Lysosomal Storage Diseases (LSDs) are a group of largely inherited metabolic disorders triggered by a defi ciency in lysosomal enzymes. Metabolism is impaired as a result, causing severe symptoms such as organ enlargement and cardiac muscle atrophy, which if left untreated can often be terminal, including children. Of the 60 or so LSDs that are currently known, a few can already be treated using the enzyme replacement therapy, which has high success rates where diagnosis is confi rmed. However, since fast and accurate diagnosis has so far been a major problem, affected individuals often die before treatment is possible.
The Steinbeis Transfer Center for Biopolymer Analysis, Protein Chemistry and Proteomics at the University of Constance has developed two biochemical methods for diagnosing LSDs: fluorescence spectroscopy and mass spectroscopy. These methods were validated for clinical diagnosis in conjunction with Genzyme CEE GmbH in Constance and the Biomass Spectrometry Laboratory at the University of Timisoara in Romania. A fast and reliable method of diagnosis is the dried blood spot (DBS) method, which involves determining the quantity of reaction product and thus the activity of LSD enzymes in the blood. This is particularly valuable for central and eastern European countries, where until now there have been no efficient diagnosis methods available.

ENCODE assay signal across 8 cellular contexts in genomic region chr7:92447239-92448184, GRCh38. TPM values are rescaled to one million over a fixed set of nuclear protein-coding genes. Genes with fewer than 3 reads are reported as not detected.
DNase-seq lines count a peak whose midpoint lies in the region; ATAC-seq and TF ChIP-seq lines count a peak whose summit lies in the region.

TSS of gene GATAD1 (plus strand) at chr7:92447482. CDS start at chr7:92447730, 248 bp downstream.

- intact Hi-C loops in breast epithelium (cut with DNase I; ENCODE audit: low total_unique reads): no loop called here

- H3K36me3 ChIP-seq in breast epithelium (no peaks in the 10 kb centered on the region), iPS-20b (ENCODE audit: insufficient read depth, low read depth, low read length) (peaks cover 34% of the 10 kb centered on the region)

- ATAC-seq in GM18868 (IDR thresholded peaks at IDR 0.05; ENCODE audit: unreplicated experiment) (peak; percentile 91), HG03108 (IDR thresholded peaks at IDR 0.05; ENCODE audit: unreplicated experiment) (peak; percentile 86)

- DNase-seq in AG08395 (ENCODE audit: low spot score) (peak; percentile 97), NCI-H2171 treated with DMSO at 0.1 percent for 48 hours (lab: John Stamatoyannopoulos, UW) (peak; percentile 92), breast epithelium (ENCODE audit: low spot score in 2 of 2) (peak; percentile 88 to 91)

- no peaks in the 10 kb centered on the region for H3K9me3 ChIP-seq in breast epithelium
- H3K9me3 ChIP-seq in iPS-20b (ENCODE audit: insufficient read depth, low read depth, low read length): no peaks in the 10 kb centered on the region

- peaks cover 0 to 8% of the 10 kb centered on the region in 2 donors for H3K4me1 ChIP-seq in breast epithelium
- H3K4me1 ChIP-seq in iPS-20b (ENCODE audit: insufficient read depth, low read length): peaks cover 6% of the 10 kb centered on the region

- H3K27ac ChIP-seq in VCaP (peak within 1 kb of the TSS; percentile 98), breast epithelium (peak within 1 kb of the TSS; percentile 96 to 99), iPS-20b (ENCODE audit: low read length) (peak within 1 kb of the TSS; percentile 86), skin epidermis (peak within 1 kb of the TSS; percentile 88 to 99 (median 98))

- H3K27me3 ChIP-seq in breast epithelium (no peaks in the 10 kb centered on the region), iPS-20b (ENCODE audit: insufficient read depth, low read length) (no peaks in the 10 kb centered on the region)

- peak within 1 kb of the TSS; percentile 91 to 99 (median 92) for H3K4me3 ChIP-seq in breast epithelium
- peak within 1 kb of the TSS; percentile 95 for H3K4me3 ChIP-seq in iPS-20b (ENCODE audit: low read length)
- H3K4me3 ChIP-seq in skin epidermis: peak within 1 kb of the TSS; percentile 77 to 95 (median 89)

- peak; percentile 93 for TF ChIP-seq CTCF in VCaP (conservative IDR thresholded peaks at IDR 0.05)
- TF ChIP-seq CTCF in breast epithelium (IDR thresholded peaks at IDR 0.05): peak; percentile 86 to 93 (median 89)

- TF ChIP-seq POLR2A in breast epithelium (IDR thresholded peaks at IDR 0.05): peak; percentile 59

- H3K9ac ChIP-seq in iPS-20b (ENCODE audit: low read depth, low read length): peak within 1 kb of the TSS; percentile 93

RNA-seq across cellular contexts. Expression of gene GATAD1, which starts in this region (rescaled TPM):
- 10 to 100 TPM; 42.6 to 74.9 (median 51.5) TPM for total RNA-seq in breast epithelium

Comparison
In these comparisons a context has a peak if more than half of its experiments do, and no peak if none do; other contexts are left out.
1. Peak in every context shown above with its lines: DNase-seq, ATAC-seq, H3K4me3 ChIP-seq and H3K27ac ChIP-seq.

The first stage of the transfer project, which was awarded the Lohn Award, involved refining the two biochemical methods and then improving diagnosis by HPLC tandem mass spectrometry so that it could be used to simultaneously diagnose multiple LSDs. The second step was to establish mass spectrometric diagnosis in the laboratories in Constance and Timisoara and to validate it using samples from clinics and from unaffected individuals.
The methods developed for the highly specific diagnosis of LSDs can be used internationally and in large-scale screening, as well as to follow up treatment. The goal of the project partners is to develop further methods on this basis to identify storage diseases that so far have proved impossible to diagnose.
Prof. Dr. Dr. h.c. Michael Przybylski
Constance Steinbeis Transfer Center for Biopolymer Analysis, Protein Chemistry and Proteomics at the University of Constance, Constance